• The pooled drop-out rate for active depression apps was 26.2% (95% CI: 18.1% to 36.3%). Drop-out rates varied from 1.7% to 62.6% between studies and studies were highly heterogeneous (I2 = 93.4)
  • After accounting for publication bias by excluding 9 studies from the analysis, the participant drop-out rate for depression apps increased to 47.8% (95% CI: 35.8% to 60%)
  • Drop-out rates for participants using depression apps were not significantly different to those in placebo app conditions (25.1%, 95 CI%: 11.3% to 46.8%, p=0.91) or waitlist controls (20.4%, 95 CI%: 5.1% to 54.9%, p=0.7)
  • The pooled drop-out rate for participants receiving ‘non-app control interventions’ was 14.2% (95% CI: 8.2 to 23.4) but was not quite significantly less than the drop-out rate in the active depression app group (p=0.053).

The study found no link between study characteristics and drop-out rates for depression apps

  • There was no variation in depression app drop-out rates between studies that required participants to have symptoms of depression (30%, 95% CI: 20.2% to 42%) and studies where the presence of depression symptoms was not required (15.8%, 95% CI: 6.2% to 34.7%, p=0.17)
  • There was no difference in depression app drop-out rates between studies that included samples of participants receiving treatment and/or have a diagnosis of depression (18.8%, 95% CI: 9.8% to 33%) in comparison to studies with non-clinical samples (31.9%, 95% CI: 20.7% to 45.6%, p=0.15)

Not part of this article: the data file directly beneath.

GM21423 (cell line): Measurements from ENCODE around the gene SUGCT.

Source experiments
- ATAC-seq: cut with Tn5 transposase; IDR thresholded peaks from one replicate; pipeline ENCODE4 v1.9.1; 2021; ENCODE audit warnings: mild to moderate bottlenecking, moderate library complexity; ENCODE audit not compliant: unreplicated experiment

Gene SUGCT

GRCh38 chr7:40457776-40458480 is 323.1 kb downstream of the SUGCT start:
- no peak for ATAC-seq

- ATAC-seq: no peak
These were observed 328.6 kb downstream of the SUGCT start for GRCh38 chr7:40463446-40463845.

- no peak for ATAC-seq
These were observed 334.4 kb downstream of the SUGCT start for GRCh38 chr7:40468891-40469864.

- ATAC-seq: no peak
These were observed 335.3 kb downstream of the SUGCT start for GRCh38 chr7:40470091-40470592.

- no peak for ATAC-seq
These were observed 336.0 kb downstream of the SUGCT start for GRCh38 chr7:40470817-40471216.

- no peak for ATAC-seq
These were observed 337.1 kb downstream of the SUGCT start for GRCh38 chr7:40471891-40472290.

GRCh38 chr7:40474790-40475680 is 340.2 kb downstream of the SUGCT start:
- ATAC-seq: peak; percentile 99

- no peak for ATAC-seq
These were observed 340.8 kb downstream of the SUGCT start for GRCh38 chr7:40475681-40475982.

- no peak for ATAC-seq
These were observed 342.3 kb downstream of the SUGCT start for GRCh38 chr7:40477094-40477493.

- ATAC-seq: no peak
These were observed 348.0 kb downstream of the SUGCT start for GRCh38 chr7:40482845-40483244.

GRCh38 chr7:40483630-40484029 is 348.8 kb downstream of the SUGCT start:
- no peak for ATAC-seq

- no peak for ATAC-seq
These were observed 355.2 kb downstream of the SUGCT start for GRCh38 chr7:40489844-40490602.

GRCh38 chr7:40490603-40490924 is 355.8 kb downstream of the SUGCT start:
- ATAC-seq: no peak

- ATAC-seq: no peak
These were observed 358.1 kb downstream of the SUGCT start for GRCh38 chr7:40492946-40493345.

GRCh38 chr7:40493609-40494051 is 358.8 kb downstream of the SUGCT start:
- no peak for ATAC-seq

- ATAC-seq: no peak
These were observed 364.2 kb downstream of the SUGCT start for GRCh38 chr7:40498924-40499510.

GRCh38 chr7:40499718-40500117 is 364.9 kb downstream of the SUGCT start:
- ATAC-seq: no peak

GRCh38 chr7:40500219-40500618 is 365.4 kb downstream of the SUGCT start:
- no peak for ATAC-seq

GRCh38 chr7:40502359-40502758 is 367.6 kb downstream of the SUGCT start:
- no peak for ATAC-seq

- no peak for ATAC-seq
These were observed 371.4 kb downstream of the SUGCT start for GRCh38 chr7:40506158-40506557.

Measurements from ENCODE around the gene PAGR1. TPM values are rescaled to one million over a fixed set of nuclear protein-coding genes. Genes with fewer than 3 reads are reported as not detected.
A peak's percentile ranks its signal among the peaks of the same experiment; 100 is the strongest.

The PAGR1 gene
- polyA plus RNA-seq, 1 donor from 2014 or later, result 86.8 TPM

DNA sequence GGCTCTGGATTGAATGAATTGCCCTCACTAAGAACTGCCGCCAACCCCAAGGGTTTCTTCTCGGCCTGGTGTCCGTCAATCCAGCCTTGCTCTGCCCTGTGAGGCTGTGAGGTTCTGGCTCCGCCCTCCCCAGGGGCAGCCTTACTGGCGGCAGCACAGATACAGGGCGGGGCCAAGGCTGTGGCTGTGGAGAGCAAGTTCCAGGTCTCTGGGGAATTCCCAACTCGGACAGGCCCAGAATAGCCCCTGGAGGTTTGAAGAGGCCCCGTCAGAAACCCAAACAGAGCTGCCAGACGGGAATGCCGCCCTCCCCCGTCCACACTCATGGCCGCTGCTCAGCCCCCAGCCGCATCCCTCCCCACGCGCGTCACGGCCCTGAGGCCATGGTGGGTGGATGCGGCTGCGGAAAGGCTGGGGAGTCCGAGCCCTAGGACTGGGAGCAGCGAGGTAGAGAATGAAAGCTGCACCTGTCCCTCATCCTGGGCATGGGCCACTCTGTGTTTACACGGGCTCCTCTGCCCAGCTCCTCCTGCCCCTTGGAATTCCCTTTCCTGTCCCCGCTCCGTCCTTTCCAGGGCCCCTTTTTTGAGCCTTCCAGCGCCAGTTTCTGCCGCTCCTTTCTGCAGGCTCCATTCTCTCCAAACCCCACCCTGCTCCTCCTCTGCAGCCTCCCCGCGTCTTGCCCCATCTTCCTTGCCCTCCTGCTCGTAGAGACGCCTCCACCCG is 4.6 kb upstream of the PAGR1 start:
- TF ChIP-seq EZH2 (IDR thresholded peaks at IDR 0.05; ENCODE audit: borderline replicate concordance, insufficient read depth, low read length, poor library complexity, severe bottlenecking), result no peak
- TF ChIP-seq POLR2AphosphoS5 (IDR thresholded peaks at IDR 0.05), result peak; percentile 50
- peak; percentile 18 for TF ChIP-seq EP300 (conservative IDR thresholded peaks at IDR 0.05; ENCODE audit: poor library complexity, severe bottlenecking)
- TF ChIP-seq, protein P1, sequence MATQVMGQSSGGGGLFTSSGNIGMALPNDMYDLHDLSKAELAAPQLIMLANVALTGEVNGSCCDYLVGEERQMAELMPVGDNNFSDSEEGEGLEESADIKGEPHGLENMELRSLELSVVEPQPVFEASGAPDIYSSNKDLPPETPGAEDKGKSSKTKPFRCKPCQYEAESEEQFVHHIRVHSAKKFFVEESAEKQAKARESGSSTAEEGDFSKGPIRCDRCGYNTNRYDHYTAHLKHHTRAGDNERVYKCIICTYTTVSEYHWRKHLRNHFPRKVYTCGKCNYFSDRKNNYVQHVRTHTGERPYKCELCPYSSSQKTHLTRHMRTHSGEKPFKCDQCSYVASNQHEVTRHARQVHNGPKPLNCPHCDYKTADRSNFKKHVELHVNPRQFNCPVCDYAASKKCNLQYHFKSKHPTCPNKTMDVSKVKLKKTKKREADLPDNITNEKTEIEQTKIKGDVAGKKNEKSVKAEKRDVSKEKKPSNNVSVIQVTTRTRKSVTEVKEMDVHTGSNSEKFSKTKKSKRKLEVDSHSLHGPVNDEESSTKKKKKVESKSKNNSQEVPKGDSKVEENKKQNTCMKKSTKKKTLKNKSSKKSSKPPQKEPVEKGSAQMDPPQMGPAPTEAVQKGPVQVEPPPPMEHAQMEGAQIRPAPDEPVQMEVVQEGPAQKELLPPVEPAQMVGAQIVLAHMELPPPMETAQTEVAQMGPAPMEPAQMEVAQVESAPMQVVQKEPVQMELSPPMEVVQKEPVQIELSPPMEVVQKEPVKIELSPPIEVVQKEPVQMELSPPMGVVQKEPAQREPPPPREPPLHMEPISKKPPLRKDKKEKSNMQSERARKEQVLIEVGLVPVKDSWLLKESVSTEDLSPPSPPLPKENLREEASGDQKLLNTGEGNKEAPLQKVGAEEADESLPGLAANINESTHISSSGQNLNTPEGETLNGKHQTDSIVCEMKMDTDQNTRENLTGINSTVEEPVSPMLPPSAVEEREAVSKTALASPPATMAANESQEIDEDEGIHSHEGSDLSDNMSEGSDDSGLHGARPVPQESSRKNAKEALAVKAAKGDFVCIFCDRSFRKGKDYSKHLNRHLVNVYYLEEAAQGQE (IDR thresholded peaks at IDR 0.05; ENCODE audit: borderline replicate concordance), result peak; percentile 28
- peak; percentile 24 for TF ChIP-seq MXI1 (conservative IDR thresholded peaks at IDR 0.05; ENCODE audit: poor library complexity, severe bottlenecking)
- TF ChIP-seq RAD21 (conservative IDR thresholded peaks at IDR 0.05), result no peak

• There was no difference in drop-out from depression apps in studies that paid participants to attend assessments (25.2%, 95% CI: 13.6% to 41.7%) in comparison to studies where they were not reimbursed (26.3%; 95% CI: 16.3% to 36%, p=0.904).

Mood monitoring and real-person feedback in depression apps are associated with lower drop-out rates, but intervention type does not impact drop-out rates

  • Depression apps that featured mood-monitoring had lower rates of participant drop-out (18.4%, 95% CI: 10.9% to 29.4%) in comparison to apps where mood monitoring was not possible (37.9%, 95% CI: 23.1% to 55.3%. p=0.037)
  • Participant drop-out rates were significantly lower for depression apps that featured real-person feedback (11.7%, 95% CI: 6.1% to 21.6%) than apps that did not (34%, 95% CI: 23.5% to 46.2%. p=0.003)
  • There was no difference in participant drop-out between those using depression apps based on CBT (23.1%, 95% CI: 10.1% to 44.4%) and apps based on other treatment approaches (27.3%, 95% CI: 17.4% to 40.2%, p=0.7)